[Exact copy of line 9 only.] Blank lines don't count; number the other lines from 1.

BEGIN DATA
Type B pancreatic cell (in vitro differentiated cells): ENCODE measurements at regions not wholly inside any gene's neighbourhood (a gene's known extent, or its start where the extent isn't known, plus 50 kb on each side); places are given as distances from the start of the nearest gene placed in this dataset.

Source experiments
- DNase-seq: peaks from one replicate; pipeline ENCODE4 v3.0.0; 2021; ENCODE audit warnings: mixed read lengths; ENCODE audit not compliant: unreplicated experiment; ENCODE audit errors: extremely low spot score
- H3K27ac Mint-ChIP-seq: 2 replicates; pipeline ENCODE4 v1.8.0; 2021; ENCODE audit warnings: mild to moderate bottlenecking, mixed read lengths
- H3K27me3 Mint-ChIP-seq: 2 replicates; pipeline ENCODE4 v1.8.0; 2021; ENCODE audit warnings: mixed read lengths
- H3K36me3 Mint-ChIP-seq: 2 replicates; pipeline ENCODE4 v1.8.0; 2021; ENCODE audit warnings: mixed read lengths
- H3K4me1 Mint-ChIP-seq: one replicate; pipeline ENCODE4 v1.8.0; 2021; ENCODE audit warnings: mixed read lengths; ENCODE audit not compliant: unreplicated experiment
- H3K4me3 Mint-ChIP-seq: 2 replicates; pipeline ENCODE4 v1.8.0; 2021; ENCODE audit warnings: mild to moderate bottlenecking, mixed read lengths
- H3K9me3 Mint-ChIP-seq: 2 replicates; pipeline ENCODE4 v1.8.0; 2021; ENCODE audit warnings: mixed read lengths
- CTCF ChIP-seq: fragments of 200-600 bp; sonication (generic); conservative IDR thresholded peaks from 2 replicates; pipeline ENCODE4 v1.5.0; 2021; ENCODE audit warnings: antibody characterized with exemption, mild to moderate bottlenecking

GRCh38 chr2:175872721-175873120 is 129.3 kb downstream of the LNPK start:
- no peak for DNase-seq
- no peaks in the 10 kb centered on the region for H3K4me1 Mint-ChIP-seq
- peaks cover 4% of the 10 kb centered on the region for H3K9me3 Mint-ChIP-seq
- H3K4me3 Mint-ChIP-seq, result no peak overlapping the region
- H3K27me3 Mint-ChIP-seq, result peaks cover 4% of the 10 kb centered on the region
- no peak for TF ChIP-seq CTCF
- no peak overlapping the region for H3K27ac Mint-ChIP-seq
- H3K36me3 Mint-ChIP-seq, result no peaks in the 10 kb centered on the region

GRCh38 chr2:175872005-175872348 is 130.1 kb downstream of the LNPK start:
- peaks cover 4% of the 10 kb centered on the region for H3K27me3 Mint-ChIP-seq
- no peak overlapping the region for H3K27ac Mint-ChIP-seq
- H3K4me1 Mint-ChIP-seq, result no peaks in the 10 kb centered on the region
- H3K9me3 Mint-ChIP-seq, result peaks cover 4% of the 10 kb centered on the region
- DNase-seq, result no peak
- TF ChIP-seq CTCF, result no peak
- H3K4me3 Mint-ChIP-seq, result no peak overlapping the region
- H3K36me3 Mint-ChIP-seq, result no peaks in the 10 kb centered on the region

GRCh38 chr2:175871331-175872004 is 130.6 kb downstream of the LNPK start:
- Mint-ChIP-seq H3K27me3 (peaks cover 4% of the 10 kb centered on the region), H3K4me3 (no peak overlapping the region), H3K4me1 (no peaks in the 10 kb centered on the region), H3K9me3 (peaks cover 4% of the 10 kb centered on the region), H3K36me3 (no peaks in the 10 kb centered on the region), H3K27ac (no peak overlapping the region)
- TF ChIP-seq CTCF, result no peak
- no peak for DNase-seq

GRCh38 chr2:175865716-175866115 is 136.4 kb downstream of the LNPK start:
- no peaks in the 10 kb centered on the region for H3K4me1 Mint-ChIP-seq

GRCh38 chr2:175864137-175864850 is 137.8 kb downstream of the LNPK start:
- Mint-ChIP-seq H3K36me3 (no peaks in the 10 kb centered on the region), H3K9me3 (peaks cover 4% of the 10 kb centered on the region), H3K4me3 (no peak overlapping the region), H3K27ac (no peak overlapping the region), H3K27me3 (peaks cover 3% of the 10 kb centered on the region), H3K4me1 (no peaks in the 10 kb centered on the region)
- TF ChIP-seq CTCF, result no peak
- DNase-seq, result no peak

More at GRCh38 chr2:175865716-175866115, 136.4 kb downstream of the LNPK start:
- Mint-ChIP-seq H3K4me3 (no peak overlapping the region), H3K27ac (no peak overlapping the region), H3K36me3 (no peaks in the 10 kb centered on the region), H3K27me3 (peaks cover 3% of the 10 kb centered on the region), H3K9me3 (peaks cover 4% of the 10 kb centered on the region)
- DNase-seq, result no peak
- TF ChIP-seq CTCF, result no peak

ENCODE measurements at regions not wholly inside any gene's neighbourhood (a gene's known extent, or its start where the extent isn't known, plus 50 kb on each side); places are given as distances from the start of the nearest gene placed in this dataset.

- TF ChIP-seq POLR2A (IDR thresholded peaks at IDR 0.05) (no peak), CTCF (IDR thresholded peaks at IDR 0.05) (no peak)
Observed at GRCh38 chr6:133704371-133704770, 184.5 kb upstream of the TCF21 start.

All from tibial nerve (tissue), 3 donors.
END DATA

- H3K9me3 Mint-ChIP-seq: 2 replicates; pipeline ENCODE4 v1.8.0; 2021; ENCODE audit warnings: mixed read lengths